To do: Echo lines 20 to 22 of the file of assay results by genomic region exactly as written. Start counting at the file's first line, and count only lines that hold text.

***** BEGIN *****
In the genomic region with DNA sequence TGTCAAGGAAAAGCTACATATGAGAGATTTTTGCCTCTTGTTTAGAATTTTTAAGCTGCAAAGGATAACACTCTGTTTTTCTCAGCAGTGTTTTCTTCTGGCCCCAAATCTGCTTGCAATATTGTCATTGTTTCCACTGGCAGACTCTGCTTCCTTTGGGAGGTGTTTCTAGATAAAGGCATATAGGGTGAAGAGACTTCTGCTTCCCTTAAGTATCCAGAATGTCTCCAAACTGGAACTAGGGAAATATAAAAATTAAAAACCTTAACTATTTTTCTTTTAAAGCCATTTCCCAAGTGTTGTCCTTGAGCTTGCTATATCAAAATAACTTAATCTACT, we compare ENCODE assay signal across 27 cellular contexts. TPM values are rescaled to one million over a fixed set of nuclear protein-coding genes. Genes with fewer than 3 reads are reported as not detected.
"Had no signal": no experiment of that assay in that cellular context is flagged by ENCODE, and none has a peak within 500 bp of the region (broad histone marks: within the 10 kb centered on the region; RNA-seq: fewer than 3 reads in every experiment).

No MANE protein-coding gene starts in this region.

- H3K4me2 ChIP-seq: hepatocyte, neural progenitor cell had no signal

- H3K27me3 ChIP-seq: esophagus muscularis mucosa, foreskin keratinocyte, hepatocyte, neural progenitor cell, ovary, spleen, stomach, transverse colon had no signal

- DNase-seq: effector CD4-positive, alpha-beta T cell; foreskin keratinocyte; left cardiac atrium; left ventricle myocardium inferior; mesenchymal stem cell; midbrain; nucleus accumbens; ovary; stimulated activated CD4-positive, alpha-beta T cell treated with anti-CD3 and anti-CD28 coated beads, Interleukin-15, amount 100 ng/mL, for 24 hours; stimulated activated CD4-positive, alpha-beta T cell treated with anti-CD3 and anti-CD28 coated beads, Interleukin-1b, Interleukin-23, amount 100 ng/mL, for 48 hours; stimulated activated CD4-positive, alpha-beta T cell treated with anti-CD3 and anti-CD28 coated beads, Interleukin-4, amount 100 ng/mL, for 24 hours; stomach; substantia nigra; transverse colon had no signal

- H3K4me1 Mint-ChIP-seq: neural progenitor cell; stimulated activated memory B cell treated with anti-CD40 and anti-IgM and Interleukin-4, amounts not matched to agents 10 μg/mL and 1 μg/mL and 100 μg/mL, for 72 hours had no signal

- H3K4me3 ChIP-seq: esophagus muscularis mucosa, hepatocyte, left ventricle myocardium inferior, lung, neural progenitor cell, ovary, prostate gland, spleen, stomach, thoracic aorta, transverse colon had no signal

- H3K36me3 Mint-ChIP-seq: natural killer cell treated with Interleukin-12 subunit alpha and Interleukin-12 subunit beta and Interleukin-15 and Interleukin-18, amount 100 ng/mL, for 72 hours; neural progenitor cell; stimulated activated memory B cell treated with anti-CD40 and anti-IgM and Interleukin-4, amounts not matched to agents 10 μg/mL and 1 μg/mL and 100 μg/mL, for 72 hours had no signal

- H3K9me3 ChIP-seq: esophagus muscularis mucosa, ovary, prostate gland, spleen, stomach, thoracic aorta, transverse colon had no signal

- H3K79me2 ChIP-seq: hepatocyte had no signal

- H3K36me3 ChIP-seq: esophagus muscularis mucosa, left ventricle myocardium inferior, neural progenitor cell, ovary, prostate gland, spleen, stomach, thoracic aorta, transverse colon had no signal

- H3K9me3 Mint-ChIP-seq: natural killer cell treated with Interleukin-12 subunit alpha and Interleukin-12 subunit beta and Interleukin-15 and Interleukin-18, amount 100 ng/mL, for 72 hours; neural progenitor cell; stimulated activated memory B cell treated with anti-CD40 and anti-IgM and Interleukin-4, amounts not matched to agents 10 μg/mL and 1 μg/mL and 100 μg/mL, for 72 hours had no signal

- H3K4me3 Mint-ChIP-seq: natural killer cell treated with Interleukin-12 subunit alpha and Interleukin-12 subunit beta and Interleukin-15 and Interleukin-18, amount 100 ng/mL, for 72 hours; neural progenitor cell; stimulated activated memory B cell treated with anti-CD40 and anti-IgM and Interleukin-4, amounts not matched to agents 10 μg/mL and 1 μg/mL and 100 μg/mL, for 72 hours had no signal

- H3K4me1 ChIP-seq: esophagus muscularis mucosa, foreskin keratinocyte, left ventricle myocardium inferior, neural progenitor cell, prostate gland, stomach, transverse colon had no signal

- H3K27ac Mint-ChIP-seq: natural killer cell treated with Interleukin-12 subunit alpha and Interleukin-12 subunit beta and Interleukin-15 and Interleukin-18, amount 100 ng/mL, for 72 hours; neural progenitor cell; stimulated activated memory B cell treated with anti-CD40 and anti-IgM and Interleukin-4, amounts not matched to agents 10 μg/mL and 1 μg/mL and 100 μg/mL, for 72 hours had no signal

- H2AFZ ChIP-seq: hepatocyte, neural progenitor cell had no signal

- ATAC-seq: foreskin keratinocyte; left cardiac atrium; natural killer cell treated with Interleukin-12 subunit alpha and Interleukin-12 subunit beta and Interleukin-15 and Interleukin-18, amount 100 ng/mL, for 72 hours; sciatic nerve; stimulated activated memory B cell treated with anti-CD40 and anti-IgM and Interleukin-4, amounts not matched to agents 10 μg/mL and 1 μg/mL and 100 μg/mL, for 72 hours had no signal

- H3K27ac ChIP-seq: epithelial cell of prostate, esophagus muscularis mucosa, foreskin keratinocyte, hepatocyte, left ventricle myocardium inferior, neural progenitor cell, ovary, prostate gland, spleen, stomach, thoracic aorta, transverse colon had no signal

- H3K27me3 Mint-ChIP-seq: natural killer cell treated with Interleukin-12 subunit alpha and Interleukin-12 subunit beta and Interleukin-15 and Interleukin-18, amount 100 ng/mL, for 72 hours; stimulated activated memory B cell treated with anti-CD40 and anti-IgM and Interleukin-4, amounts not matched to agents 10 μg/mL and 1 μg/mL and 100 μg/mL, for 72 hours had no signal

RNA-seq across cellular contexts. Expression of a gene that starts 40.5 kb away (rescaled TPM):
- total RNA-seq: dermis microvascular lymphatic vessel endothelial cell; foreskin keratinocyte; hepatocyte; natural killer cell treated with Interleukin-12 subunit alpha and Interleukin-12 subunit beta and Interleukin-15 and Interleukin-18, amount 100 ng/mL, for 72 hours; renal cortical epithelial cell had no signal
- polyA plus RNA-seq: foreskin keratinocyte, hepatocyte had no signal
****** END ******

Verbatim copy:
- H3K27me3 Mint-ChIP-seq: natural killer cell treated with Interleukin-12 subunit alpha and Interleukin-12 subunit beta and Interleukin-15 and Interleukin-18, amount 100 ng/mL, for 72 hours; stimulated activated memory B cell treated with anti-CD40 and anti-IgM and Interleukin-4, amounts not matched to agents 10 μg/mL and 1 μg/mL and 100 μg/mL, for 72 hours had no signal

RNA-seq across cellular contexts. Expression of a gene that starts 40.5 kb away (rescaled TPM):
- total RNA-seq: dermis microvascular lymphatic vessel endothelial cell; foreskin keratinocyte; hepatocyte; natural killer cell treated with Interleukin-12 subunit alpha and Interleukin-12 subunit beta and Interleukin-15 and Interleukin-18, amount 100 ng/mL, for 72 hours; renal cortical epithelial cell had no signal